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A few years after her move to Boulder, Colorado, professional climber Nina Williams was excited to tackle an old project, the 30-foot-tall Speed of Life (V10) at Farley Ledge in Massachusetts, during a visit back to her hometown in New England. She felt strong and confident after her time out west, having sent other V10s in the Front Range. But then, as she puts it, she got “spanked” on Speed of Life, failing to reach her old high point on the overhung gneiss crimps.
That moment, she realized she needed to change her approach to training for her project. Here, Williams, who will assist coach Justen Sjong in Climbing’s AIM Adventure U online course Climb a Grade Harder: 5.12 and Beyond, describes how to approach a new challenge.
This interview has been edited for clarity and length.
You said projecting Speed of Life was a turning point for your training. Tell me how your approach changed while working on it.
The first time I returned to Speed of Life after moving [to Colorado], I had gained enough strength for the climb to become a serious goal, but not enough to send. It’s not like I went back to Colorado like I’m going to train just for Speed of Life, but it was more like I’m committing to this project. I’m going to climb as much as I can in the meantime and get stronger and go back to the project with a different mindset—so that was the first serious climb that I really worked. My turning point was the realization that I would have to take my training seriously by creating a training plan and sticking to it if I wanted to achieve my goal.
What do you mean by different mindset?
A humbler mindset. I wasn’t going to approach Speed of Life as if I was all that, because I was coming back to the East Coast from Colorado. Anything can happen, and that was a mental switch for me to being, like, OK, expect the best, prepare for the worst.
Since then, you’ve climbed some proud highball ascents. What’s your process been for those?
Ambrosia [a 50-foot V11 in the Buttermilks, California, which Williams climbed in spring 2017] was a mental breakthrough for me as far as what I can achieve when I really put my mind to something. When I first tried Ambrosia two years ago on a rope, it was terrifying.
I thought, OK, I’m not ready for this. I’m not ready mentally, and not ready physically, so I’m just going to put it on the back burner. I would like to do this climb, but if I don’t feel comfortable on the climb, if I don’t feel 100 percent prepared, then… You want to be really safe with this stuff.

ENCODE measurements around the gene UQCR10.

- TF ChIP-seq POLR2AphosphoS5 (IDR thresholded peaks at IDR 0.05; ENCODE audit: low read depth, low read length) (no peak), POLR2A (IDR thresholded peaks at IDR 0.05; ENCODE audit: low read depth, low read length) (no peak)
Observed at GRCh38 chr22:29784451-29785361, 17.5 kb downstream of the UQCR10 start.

I went back to Ambrosia a year later. I had been training a bunch—I do Nationals every year because it gives me a good excuse to train in the winter—and I went to Bishop right after. I got back on it and it felt a lot better physically. Then I approached the mentality of it because the physical aspect is probably the hardest. If I can do every move, then I can do the climb—that’s my mentality. The first step is doing all the moves. Then it’s just about rehearsal and doing it.
What’s your training like now?
My first step is I decide how much time I want to commit to training. Whether I have two weeks to commit or four weeks or six weeks or eight weeks, any sort of timeframe, that’s where I start. Then within that timeframe, you drop it down even more, think day of the week, Monday through Sunday. Always pick two rest days: one active rest day and one full-on couch-potato rest day. Then take the other five days and decide, Am I going to train fingers or am I going to do deadlifting? Am I going to do power-endurance? I essentially take what I want to focus on, just two or three things, and then fill up those five days with mixtures of stuff within those elements.
What’s next for you?
I find myself in a strange crossroads—one I I’ve struggled with for the past year and a half— maybe because I am still really drawn to highballs, and I have highballs goals, but I also want to get into trad climbing.
I don’t want to make a career out of highballs because it’s only a matter of time before I get injured. So what’s another way to push myself mentally where it’s not quite as dangerous? Trad climbing came into the picture because it requires that same mental concentration, but you’re at least attached to a rope.
I have a personal goal: I would like to climb V14, 5.14 sport, and 5.14 trad. Just one of each. I am not trying to be a V14 boulderer or 5.14 trad climber necessarily, but for me personally it would fun.
In Climbing Magazine’s Climb a Grade Harder: 5.12 and Beyond online course, Williams demonstrates skills and drills with pro coach Justen Sjong. For the big boost you need to reach your own climbing goals, sign up today.